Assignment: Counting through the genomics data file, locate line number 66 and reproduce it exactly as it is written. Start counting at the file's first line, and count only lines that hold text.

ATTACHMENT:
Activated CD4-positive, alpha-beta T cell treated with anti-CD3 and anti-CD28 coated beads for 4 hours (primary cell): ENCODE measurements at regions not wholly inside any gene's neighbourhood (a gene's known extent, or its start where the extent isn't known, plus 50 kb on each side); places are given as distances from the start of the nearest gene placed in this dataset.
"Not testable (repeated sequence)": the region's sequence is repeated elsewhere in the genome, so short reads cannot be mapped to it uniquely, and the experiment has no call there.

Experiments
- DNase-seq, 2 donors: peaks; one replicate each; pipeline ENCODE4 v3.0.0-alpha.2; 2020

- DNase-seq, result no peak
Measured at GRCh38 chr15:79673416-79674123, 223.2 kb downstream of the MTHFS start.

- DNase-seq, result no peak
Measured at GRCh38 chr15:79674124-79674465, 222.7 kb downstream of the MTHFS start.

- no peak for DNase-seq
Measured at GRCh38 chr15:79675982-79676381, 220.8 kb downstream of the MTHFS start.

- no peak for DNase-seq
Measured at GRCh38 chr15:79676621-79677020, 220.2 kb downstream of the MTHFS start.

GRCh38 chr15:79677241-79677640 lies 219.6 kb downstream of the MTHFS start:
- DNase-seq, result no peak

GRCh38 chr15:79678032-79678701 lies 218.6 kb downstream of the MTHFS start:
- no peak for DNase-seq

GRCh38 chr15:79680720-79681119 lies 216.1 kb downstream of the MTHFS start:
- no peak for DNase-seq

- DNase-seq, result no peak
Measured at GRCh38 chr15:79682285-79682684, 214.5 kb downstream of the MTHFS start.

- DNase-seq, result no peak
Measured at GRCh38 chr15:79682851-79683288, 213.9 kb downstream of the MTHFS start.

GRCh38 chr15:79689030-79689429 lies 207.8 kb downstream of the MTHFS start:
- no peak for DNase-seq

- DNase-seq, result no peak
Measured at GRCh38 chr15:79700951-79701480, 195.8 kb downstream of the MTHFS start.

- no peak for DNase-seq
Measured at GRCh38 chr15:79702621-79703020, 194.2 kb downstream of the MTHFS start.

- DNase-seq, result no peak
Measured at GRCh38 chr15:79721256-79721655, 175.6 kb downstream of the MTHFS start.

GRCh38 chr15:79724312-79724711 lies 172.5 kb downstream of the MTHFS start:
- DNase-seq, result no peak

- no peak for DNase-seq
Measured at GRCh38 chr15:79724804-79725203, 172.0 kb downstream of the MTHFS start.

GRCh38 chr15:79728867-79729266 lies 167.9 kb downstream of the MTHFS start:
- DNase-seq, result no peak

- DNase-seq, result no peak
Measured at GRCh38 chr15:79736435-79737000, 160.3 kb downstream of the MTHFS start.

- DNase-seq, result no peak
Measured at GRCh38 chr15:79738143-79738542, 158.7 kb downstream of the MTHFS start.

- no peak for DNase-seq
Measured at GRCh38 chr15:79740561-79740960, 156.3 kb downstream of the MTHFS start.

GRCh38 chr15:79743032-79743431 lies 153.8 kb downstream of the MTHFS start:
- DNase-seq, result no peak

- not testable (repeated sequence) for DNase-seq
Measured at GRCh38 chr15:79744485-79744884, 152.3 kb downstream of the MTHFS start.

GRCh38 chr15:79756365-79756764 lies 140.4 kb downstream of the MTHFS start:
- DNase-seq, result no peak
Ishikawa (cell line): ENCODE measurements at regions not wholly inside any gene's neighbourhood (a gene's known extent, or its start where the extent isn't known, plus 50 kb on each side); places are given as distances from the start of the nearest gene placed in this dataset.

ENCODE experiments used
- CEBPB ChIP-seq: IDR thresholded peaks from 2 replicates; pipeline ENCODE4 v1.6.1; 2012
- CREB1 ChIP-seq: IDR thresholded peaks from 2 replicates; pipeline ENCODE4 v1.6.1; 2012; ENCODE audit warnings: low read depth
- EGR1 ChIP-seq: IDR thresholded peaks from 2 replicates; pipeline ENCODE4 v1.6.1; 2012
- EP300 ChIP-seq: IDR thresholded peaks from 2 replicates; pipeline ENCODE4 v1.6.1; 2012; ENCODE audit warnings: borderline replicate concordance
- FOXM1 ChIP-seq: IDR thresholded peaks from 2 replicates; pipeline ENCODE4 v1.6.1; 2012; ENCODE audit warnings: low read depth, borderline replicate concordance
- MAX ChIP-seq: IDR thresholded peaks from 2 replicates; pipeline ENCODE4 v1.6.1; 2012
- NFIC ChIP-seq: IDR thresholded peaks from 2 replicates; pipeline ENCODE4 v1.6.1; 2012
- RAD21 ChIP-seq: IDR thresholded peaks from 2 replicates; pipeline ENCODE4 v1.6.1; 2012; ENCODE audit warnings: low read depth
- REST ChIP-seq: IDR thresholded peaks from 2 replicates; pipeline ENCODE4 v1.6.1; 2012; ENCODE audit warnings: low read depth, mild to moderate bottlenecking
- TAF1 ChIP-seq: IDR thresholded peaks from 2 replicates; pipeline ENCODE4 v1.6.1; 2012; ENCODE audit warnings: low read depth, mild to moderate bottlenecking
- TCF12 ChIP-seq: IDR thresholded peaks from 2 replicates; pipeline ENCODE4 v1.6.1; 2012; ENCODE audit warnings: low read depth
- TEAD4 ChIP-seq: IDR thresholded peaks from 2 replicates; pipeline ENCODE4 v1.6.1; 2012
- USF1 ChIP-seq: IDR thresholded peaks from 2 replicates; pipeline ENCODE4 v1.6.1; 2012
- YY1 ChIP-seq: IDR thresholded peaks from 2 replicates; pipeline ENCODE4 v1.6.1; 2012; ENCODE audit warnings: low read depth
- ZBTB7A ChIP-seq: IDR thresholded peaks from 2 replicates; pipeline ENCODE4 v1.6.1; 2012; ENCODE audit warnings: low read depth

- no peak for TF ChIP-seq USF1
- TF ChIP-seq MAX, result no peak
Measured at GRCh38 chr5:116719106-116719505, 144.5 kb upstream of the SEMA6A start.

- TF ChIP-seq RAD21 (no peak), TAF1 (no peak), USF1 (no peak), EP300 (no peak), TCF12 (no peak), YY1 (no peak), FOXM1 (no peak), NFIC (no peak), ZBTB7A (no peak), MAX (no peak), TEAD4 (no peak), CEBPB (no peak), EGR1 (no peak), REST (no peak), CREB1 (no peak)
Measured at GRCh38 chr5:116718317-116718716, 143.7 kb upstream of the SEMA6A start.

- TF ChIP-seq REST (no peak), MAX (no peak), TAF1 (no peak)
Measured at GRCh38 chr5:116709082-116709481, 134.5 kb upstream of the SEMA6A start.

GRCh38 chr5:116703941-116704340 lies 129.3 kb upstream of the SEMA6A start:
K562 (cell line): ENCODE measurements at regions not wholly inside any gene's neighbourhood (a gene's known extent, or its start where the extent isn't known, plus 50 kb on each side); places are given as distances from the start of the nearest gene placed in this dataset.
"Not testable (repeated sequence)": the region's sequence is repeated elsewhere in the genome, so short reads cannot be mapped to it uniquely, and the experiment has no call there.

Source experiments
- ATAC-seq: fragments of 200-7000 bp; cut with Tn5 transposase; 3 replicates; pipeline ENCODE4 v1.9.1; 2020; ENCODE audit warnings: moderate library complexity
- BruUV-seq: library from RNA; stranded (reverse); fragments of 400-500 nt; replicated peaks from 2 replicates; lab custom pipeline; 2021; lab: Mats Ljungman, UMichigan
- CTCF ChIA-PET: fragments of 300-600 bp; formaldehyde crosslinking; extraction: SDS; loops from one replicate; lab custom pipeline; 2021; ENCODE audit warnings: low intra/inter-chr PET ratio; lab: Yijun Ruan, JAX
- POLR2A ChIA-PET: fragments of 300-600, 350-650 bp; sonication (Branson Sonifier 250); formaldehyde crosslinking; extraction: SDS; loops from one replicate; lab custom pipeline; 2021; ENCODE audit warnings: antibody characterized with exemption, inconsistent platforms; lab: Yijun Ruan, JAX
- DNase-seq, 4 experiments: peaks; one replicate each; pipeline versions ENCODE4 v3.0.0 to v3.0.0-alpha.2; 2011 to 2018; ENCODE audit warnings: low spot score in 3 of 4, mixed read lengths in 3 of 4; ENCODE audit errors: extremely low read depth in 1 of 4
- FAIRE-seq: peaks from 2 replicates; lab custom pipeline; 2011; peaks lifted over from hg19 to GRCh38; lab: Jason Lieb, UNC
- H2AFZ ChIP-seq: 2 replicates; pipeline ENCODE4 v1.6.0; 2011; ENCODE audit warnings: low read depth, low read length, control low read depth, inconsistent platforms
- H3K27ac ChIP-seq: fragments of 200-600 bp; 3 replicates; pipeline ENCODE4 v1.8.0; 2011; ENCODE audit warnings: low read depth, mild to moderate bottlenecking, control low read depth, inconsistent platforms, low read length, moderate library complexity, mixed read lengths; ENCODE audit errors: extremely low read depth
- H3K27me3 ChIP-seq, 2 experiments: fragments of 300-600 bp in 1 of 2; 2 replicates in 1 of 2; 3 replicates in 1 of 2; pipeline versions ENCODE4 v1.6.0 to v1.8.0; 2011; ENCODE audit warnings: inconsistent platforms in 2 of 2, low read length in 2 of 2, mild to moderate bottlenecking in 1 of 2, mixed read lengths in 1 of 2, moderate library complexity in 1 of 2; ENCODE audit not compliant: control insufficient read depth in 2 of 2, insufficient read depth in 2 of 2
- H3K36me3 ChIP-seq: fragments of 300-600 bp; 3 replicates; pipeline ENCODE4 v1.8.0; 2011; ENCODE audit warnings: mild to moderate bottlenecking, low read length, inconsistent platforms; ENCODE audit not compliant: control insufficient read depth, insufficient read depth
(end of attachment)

- no peak for TF ChIP-seq USF1